Crypto and business in the Netherlands

Oct 16, 2023

Crypto has been around for years now. It is a nifty invention that combines characteristics of information storage, equity and currency. For most people, crypto just means another asset they should be investing in like everybody else. But, over the years we have seen the development of a crypto that can actually be used for something other than just transferring value. This is what we call the “utility token” or “token”. A token can be a very handy tool if you want to build a company. In this article we will outline what this development can do for your business.

What is the difference between a token, a blockchain, a crypto, a share, and plain cash? What is the connection between them?

In order to launch a token you need to choose a blockchain to launch it on. The blockchain here takes the form of a big book that registers all information regarding the tokens. The main difference with a normal register is that a blockchain is “decentralized”. This means that equal copies of the register are stored at multiple places. These copies must all check out with each other, which means it is nigh impossible to defraud with the data stored in it. This makes it perfect to use as a trustworthy source of information. A blockchain is sometimes referred to as a “decentralized ledger”.

The word “crypto” refers to all tokens in the market. Crypto can be divided into security tokens and utility tokens. Security tokens only propose to store and transfer value, like Bitcoin or Tether. Utility tokens actually serve a purpose in a software ecosystem. An example: the Ethereum Foundation offers the use of its Ethereum blockchain. This allows users to record data decentrally on the Ethereum blockchain, with which that data is recorded immutably. With this technology, parties can issue their own token. Users pay Ethereum Network in Ether tokens (ETH) for the use of their blockchain. ETH is a utility token. For business purposes, “token” normally only means “utility token”. “Crypto” usually refers to the monetary side of tokens, for example when they are only used to invest or remunerate.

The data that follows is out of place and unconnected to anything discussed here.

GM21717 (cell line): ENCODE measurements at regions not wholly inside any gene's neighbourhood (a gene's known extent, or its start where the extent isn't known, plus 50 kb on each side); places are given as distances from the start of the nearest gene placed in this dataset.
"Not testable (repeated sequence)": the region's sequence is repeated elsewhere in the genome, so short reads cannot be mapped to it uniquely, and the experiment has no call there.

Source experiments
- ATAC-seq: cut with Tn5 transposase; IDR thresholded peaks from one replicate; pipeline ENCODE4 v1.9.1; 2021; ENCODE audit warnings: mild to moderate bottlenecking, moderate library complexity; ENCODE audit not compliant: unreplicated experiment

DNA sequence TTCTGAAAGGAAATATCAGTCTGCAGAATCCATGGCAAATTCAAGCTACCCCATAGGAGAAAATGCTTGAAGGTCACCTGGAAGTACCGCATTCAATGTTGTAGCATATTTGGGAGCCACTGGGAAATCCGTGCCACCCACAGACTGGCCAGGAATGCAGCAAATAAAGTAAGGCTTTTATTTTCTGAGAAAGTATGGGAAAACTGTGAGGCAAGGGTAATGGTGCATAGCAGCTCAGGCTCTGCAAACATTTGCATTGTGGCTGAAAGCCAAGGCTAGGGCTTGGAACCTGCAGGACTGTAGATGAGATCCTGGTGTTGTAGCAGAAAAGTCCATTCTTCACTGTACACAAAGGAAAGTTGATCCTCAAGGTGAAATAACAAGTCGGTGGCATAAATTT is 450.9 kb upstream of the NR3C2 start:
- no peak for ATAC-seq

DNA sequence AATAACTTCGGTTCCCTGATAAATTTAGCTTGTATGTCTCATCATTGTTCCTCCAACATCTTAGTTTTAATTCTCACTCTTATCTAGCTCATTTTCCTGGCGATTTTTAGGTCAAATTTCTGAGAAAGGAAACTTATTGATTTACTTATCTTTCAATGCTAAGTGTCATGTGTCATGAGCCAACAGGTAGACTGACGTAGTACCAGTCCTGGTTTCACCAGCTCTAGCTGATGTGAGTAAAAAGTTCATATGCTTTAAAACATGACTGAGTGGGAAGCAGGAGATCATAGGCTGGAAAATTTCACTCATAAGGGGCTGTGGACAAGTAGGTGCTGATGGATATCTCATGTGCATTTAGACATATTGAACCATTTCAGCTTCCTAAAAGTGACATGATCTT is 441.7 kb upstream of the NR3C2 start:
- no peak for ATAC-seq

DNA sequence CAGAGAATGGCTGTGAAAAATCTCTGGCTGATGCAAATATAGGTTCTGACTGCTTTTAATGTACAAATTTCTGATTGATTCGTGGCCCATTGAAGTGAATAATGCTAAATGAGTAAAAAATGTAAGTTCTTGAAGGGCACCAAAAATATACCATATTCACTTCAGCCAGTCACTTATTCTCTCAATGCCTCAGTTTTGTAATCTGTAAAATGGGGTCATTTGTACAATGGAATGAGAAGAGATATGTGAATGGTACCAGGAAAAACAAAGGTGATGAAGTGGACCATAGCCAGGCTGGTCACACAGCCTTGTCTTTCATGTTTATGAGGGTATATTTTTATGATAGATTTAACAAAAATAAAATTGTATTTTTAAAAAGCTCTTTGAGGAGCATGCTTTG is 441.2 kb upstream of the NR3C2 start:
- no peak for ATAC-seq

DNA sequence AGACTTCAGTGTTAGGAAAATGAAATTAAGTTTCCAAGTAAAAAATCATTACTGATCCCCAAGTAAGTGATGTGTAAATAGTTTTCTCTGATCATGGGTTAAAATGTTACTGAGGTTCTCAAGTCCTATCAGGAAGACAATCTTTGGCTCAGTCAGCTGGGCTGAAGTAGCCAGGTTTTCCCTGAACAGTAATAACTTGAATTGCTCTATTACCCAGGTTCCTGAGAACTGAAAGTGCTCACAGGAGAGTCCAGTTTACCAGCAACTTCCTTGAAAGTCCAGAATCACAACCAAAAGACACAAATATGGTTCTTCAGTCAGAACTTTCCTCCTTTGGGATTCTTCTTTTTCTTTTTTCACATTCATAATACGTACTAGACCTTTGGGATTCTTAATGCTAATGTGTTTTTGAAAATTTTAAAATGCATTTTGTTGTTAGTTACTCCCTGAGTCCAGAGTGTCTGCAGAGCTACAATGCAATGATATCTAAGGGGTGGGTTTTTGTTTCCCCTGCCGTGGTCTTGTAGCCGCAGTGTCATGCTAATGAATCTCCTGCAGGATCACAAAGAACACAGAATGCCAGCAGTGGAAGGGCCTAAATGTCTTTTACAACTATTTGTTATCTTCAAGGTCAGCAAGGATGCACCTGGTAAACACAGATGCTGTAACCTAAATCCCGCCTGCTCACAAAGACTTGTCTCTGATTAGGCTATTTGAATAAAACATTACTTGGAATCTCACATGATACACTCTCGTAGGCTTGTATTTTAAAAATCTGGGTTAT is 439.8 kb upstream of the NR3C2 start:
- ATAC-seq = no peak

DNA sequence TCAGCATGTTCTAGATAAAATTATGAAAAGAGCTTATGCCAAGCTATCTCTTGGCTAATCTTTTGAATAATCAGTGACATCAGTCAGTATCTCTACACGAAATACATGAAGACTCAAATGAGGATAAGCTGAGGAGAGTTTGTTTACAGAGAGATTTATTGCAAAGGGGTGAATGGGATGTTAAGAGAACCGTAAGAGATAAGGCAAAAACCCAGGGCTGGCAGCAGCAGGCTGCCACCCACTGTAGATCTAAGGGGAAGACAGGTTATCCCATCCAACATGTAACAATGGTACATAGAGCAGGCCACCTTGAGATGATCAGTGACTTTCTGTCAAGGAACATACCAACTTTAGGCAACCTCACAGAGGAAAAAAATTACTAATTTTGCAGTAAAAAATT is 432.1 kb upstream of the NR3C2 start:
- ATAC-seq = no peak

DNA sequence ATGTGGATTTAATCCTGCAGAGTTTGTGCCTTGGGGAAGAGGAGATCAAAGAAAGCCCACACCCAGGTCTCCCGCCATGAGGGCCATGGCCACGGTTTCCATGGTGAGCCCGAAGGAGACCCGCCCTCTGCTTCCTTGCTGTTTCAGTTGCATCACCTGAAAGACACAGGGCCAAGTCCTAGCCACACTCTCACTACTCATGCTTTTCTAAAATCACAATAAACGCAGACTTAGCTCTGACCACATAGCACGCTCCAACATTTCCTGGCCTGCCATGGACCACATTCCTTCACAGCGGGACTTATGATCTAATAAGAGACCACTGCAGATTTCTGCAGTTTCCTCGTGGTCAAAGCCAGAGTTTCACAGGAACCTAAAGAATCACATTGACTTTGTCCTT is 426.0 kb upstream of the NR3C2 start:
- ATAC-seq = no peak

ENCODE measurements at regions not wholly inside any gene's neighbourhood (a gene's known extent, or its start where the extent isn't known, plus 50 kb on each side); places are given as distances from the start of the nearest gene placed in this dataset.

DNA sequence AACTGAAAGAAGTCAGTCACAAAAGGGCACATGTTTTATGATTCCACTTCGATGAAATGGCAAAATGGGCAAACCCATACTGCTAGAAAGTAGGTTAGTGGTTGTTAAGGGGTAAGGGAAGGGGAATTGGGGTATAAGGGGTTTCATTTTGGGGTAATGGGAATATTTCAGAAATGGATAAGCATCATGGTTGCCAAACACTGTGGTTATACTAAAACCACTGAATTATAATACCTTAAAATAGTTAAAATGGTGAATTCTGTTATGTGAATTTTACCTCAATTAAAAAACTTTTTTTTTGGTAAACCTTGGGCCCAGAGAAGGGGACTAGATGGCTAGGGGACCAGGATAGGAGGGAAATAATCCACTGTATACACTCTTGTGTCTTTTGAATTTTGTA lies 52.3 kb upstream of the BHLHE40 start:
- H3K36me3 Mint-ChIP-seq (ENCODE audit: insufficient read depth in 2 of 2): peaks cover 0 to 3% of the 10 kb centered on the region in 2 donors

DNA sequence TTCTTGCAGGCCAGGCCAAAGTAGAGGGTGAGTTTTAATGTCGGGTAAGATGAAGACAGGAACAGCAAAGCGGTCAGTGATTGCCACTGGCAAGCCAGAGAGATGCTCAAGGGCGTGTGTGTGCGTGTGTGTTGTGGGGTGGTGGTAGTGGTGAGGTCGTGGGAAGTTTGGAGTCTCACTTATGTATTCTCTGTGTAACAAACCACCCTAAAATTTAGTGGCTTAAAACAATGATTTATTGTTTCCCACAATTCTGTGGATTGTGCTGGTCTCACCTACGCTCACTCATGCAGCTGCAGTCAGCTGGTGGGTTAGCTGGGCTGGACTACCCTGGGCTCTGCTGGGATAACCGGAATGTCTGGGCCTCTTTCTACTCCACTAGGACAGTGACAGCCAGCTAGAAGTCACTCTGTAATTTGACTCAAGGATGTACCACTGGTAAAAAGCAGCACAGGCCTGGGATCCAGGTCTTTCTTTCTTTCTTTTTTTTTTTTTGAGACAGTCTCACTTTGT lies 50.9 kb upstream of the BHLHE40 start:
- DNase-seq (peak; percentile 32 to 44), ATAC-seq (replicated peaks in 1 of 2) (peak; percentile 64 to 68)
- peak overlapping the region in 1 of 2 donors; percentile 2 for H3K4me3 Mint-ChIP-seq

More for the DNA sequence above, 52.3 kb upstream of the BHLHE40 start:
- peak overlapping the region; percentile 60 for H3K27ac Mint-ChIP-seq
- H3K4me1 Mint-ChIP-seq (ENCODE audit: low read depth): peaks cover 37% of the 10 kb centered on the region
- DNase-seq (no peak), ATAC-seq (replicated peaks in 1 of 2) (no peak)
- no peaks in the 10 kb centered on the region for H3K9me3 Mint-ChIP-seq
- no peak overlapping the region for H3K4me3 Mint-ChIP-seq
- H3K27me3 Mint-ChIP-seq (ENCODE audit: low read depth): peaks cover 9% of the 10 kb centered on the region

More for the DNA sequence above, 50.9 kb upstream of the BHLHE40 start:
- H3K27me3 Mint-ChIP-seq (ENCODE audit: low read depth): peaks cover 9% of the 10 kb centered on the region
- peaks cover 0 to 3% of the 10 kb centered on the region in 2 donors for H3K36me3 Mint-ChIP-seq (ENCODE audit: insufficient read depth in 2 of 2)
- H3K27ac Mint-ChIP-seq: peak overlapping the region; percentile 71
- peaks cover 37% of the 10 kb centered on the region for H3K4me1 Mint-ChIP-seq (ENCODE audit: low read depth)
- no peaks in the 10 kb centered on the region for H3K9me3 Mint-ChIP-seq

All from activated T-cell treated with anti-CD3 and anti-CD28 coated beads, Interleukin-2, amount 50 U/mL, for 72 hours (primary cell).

Normal companies, like the English Ltd. or the Dutch B.V., are divided into shares. These shares are held by the shareholders, and basically represent the full value of the company. The shares can be transferred to take an investor on board, or to completely transfer ownership to someone else. Tokens do not represent the value of the company, but the value given to it by the company that launched it. For example through the underlying software architecture. 

The relationship between crypto and plain cash is complicated and simple at the same time. It is simple because there is usually an exchange rate and an exchange where you can transfer between the two. It is complex because the one is not necessarily a clear representation of the other. A crypto’s value is very much influenced by market sentiment, and the expectation of others jumping in or bailing out. In the current climate, the inflation of regular currencies by government printing plays a large role as well of course. 

Why would you launch a token in the first place? 

Anyone can launch a token. But a token as such has no value unless you give it one. This is where your business comes in. First you need to decide what your token represents, or what it is going to be used for. You can then set a price for it yourself, and find buyers for it. The underlying value of your technology and your proposition is most important here. A token can also be given the “right to use” something, like in the Ethereum example. A token can also be made into a representation of ownership of something else. This is what we call : tokenizing assets. A few examples:

  • A company can be tokenized, by making tokens represent the ownership rights to a share. In the Netherlands you can do this with certificates of shares, which are freely transferable without the intervention of a notary. You let a blockchain administer the circulation of your tokens (i.e. ownership). Here you have a clear connection between your token and the value of your company.

  • You can tokenize licenses or certificates of authenticity, for example relating to a limited series of artworks. Transferring the token actually transfers the ownership of the artwork.

  • You can split up one entire asset in parts, and tokenize those parts. For example, you can decide to split up one artwork in a fixed amount of pieces (say : 1,000) and issue tokens for each part. The artwork itself will (of course) remain unaltered but the ownership of it can be distributed over multiple parties. 

Afterwards, you can decide to register your token on an exchange. At that point, the market will have a huge influence in valuing your token.